God's will is not about us. God's will is all about Him. We just have to be prayed up and earnestly seeking to hear His voice. He will reveal His will to us when He is ready for us to know it. Then and only then can we begin to take the steps necessary to make it a reality in our lives.

Seek Him with all your heart. He will speak and He will guide and He will be found by us.


Monday, July 4, 2011

This Son of Mine


"How’s life," I asked my friend, a college sophomore.

"It’s ok I guess. Kind of tough at times. It’s scary out there."

I appreciated his honesty. Only a couple of years before he had been a standout high school athlete, a class favorite, a popular personality. Life was very different for him now, though. In only two years of college he changed majors and universities. He also left the spiritual orientation of his parents and entered the college party scene.

What happened? He told me. He was scared. He was out of his local element. Though his parents’ standards and rules were a bit confining, they did provide structure and orientation for him. Away from home and his parents’ influence, the structure and guidance receded, leaving him standing on his own. He simply wasn’t ready for that level of responsibility.

I’ve known this boy for years and I think that as he matures he will grow out of the dislocation and aloneness he is feeling now, and will assume the morals and spiritual outlook of his parents. I hope he will. I base my belief on another story of a boy a lot like him.

A young man born into a wealthy family grew dissatisfied with his home situation. He told his dad, "I don’t want to wait for you to die. I want my inheritance now."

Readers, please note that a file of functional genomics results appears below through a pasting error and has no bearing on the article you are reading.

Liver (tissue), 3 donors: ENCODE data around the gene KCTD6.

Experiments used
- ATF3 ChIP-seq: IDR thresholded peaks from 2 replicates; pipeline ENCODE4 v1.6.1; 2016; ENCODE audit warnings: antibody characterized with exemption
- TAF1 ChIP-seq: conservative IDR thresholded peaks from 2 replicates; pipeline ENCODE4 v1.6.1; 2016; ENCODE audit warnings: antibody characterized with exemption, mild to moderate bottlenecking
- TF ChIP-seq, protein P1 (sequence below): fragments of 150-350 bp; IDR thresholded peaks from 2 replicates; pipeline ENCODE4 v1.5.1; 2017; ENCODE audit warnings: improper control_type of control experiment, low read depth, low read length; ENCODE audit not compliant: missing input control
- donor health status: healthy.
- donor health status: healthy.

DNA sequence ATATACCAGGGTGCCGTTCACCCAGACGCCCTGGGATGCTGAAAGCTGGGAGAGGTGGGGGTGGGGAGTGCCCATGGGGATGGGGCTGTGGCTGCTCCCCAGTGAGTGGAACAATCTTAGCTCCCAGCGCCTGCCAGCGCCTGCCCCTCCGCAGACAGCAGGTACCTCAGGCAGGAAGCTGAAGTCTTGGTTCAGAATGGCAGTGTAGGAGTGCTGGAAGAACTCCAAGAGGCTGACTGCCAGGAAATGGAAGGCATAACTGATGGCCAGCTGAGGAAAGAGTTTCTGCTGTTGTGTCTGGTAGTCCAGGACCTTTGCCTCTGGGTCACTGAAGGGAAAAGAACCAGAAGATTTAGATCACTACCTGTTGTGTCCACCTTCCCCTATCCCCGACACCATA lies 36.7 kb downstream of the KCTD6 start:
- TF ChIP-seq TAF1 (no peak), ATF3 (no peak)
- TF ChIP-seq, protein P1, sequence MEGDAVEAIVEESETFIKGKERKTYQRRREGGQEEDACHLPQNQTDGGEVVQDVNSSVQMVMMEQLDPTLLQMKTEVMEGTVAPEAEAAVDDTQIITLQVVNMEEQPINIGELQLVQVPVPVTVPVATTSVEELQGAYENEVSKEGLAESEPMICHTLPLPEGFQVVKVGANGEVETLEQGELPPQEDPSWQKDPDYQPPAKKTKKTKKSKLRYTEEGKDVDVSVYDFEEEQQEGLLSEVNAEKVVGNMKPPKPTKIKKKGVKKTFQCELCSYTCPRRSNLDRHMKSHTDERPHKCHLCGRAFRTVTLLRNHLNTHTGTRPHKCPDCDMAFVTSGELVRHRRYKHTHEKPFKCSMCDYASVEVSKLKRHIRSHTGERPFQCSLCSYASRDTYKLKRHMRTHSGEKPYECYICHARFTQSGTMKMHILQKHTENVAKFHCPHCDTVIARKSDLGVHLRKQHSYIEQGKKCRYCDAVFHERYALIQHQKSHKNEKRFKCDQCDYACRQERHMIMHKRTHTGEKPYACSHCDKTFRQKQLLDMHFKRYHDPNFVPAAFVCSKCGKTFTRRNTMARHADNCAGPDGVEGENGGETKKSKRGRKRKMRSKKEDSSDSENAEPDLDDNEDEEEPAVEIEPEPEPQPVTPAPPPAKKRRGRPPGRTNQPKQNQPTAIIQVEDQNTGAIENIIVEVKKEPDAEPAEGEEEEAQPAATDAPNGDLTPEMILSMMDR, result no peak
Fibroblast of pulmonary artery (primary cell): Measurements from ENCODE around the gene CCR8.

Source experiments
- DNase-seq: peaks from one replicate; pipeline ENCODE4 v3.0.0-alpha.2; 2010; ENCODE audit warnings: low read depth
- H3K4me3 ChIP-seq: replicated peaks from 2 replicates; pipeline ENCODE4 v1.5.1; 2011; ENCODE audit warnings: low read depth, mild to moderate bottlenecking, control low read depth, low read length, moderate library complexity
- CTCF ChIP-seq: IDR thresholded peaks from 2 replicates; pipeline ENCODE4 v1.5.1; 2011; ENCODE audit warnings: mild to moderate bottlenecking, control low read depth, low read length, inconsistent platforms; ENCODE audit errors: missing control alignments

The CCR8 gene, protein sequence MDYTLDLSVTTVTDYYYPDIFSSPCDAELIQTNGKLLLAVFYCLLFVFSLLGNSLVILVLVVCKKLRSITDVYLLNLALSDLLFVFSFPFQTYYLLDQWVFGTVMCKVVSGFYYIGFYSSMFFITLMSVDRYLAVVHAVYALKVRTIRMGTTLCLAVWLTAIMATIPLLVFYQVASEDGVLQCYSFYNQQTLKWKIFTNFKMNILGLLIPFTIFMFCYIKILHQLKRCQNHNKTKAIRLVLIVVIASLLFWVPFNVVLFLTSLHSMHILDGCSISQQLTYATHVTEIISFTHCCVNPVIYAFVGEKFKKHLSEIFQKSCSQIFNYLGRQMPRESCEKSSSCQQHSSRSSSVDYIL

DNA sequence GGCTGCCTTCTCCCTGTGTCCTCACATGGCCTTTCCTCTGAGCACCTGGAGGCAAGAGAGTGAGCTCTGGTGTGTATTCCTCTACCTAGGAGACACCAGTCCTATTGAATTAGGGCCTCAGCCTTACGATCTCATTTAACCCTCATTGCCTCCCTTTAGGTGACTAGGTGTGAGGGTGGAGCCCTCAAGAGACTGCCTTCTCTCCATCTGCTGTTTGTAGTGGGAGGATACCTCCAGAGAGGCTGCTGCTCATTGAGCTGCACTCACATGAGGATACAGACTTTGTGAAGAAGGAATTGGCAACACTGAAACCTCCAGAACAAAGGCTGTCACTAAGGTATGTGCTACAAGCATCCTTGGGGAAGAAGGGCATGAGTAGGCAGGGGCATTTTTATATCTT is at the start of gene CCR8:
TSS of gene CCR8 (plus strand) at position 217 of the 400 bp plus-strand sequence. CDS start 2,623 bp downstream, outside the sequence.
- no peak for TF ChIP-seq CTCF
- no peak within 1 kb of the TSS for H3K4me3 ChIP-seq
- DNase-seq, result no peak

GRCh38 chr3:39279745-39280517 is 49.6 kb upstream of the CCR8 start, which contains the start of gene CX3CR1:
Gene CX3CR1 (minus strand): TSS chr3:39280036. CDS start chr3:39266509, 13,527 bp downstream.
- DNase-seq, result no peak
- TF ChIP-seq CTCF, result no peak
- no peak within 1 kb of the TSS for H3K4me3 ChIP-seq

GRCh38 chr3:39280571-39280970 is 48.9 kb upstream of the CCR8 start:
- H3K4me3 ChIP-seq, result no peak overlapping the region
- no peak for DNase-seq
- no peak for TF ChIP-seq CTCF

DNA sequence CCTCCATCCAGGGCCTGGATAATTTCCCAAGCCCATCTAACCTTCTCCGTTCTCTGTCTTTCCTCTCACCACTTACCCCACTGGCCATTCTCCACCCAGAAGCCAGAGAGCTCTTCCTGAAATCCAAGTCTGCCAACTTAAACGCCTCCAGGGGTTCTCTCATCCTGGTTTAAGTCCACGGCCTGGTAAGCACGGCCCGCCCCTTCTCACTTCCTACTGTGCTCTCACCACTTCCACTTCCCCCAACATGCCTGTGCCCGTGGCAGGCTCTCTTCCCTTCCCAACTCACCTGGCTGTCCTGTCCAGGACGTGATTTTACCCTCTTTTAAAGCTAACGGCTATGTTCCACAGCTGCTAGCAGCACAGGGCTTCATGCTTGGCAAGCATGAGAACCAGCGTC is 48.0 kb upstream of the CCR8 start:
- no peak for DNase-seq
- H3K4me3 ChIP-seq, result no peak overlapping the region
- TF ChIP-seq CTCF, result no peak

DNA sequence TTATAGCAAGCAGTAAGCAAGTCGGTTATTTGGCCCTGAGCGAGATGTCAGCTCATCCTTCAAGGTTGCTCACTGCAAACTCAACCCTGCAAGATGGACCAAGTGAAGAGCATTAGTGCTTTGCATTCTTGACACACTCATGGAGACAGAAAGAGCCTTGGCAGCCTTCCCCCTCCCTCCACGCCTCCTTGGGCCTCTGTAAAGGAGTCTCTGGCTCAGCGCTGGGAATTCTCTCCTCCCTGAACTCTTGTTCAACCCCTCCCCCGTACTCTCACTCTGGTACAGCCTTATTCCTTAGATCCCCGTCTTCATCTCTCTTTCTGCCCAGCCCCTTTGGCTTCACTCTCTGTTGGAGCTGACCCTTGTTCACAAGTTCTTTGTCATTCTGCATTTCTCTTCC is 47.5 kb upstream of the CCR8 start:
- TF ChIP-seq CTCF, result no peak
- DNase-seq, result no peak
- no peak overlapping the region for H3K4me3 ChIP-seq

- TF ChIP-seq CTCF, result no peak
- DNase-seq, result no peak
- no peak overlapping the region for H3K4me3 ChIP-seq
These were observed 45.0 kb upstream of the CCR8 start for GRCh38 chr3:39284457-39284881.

We can only imagine the pain that must have gripped this father’s heart as he looked deep into the eyes of his son and saw the discontent, the yearning for excitement, the lostness. The dad knew what was going to happen, but he couldn’t stop it. If he spoke he probably said something like, "Good bye son. Remember."

But the boy didn’t remember. In fact, the boy forgot at least three things. One, he forgot who he was. He was the son of a good man who cared for his family and provided for their needs. From what we know, he wasn’t abandoned or abused. He was honored as a son. He had identity.

Two, he forgot where he was from. He was from a family that was successful and prominent in the community. As a hardworking man the dad was respected, and this respect would be passed on to the sons. This boy had a foundation.

Three, he forgot where he was going. Because the son was born into a family that provided him with an identity and a foundation, he also had a future. He would help with the family estate. Even though the older son would receive much of the inheritance, the younger son would still be gifted with a portion of the dad’s holdings, a respected place in the community, and the opportunity to provide well for his own family. Ah, what a future lay ahead of him!